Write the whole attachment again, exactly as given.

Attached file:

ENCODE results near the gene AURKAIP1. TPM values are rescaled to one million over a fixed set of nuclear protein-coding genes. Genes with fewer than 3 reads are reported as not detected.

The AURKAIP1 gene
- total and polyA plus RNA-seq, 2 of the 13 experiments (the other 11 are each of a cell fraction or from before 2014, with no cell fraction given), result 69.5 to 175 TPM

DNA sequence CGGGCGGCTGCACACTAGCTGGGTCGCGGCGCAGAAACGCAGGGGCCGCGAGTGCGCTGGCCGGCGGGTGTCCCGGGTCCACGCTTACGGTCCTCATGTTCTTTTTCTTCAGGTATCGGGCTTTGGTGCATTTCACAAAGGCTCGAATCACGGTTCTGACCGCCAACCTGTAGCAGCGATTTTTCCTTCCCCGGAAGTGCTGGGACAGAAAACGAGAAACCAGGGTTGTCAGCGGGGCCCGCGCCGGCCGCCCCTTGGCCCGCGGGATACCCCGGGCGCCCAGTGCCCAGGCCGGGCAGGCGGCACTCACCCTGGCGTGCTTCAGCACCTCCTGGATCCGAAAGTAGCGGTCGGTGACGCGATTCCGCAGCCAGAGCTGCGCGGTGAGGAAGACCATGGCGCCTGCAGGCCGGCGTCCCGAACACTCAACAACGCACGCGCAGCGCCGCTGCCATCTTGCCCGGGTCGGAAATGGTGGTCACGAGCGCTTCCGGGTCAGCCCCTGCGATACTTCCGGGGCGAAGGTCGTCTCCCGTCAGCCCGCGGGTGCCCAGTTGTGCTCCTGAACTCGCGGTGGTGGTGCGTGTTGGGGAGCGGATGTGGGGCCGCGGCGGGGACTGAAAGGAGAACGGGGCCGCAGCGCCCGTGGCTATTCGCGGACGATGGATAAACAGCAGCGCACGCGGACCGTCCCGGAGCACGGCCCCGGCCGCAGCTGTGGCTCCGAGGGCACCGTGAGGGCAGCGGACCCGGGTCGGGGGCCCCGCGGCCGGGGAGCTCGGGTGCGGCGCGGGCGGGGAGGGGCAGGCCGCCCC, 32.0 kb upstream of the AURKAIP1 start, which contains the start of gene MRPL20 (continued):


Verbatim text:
ENCODE results near the gene AURKAIP1. TPM values are rescaled to one million over a fixed set of nuclear protein-coding genes. Genes with fewer than 3 reads are reported as not detected.

The AURKAIP1 gene
- total and polyA plus RNA-seq, 2 of the 13 experiments (the other 11 are each of a cell fraction or from before 2014, with no cell fraction given), result 69.5 to 175 TPM

DNA sequence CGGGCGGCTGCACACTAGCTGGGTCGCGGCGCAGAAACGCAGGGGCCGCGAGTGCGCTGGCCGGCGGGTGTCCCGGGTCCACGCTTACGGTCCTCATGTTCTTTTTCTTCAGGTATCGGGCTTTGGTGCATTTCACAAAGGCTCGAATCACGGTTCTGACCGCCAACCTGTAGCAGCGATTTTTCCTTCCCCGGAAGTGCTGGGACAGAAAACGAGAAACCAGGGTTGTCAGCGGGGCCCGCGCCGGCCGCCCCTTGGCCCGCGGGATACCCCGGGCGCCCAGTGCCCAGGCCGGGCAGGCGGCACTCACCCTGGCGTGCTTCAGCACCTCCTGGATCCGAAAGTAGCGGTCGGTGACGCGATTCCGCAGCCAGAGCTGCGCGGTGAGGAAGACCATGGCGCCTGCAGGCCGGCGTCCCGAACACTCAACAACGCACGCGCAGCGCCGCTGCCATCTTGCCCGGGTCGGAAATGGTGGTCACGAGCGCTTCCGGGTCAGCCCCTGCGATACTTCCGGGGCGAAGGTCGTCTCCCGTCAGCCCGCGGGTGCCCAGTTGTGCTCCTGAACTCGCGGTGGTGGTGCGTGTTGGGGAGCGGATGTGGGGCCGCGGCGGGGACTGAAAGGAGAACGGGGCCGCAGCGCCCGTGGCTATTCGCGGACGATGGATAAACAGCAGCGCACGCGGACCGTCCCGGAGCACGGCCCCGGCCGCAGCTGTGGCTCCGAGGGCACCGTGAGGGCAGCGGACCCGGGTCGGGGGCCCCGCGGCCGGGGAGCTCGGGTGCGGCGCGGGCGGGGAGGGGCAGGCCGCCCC, 32.0 kb upstream of the AURKAIP1 start, which contains the start of gene MRPL20 (continued):